Happy New Year friends! We have passed one of the most challenging times of our lives and are still struggling to work through the uncertainty for 2021. In spite of this ambiguity, our health is still one thing we can improve and make plans to either continue or begin the personal health journey.
In my last blog “Practical Tips To Master Your Health Goals during Holidays,” I mentioned to not only empty your pantries of tempting food that might derail you from your health goals but also load up your pantry and refrigerator with foods that will help you stay on target. So to get things started, let us look at these nine essential items that might prove to be your best friend in sticking to your journey.
Grain-derived products are a staple to most of us. They provide substance and base to so many of our dishes. Making changes in this segment of your pantry might be the easiest adjustment as there are numerous varieties of products available to suit your lifestyle. So here are some of my favorites grains for the pantry- brown rice, quinoa, buckwheat, whole corn kernels, and whole-grain bread/tortilla/wraps/pasta. Due to the higher fiber content, these items have a much higher satiety value as compared to their more processed counterparts. However, I do also keep ready to cook versions of these items for quick-fix meals. When buying ready to cook grains, make sure to look at the food labels to make sure they do not have higher sugar, salt, and fat content.
- Lentils and beans
Lentils and beans are my favorite way to add bulk to my dishes. Whether it is adding beans in my soups or making bean burgers/quesadillas, or adding cooked lentils to my salad, these products have never failed me. It is abundant in proteins and contains great amounts of fiber as well as essential vitamins and minerals. Keeping dry lentils and beans are most economic and it lasts longer. You can menu plan with these and cook them in a slow cooker or instant pot for later use. However, for convenience, you can also get no/reduced sodium canned beans.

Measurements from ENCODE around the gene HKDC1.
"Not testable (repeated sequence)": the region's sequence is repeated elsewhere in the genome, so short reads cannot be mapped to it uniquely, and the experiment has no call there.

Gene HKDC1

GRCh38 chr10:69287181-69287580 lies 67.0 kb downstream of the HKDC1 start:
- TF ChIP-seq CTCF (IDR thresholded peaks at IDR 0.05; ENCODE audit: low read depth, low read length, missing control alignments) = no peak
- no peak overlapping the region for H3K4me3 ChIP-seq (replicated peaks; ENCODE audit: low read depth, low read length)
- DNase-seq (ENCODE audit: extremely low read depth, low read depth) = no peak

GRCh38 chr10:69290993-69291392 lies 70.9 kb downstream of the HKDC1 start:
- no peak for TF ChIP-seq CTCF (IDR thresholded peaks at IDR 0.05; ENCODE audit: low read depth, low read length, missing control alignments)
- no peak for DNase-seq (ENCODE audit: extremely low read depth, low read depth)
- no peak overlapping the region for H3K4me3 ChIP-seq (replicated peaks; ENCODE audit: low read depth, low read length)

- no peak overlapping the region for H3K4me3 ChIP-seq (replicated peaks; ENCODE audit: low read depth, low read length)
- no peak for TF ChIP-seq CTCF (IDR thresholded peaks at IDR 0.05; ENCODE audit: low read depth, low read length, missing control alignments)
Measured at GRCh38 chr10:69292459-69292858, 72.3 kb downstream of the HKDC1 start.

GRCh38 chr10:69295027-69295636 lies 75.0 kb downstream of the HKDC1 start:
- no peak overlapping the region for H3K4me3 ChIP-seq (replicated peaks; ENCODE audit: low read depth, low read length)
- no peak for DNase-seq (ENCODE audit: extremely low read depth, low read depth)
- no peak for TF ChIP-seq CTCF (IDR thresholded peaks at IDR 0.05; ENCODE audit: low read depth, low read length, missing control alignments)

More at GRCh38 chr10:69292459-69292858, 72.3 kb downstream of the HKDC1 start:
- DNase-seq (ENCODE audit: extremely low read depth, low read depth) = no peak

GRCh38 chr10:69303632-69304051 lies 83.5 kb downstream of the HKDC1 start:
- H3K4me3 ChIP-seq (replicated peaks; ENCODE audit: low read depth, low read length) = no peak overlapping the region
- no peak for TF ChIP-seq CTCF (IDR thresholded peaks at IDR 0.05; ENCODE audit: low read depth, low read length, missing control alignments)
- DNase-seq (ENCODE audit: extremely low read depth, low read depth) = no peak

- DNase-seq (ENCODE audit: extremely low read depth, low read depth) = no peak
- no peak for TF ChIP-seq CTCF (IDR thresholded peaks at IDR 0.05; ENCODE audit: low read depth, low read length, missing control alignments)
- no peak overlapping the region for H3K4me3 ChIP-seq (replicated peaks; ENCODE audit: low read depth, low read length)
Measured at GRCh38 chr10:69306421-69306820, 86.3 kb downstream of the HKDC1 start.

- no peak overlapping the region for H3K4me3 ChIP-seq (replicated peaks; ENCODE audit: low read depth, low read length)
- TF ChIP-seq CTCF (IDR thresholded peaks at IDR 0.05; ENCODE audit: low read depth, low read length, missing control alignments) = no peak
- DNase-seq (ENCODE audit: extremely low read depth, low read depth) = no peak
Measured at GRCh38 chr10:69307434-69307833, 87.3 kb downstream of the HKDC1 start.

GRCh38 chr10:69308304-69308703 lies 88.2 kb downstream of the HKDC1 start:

- Canned or dried meats
This group is a no-brainer. Canned meats are not only nutritious but they are also very affordable, time-saver, and convenient to travel with. The only factor to consider while buying these products is to get low sodium/fat options. Find canned meats that are not preserved in oil but water. Add your seasonings to make it tastier. When you buy canned items with high sodium/oil/sugar, you cannot remove those and they contribute to unnecessary calories to your daily meals. The second factor to consider is to add a variety of meats (chicken, tuna, salmon, sardines, mackerel, etc.) as a staple and find newer ways to use these products.
- Frozen fruits and veggies
These are your nutritional powerhouse group. Frozen fruits and vegetables are perfect for healthy smoothies, yogurt parfaits, breakfast bowls, stir-fry, steamed vegetables, riced vegetables, baking casseroles, etc. They last for a very long time and compared to other processed versions, it holds more nutrients. They are nearly as nutritious as whole fruits or vegetables freshly harvested from the farm.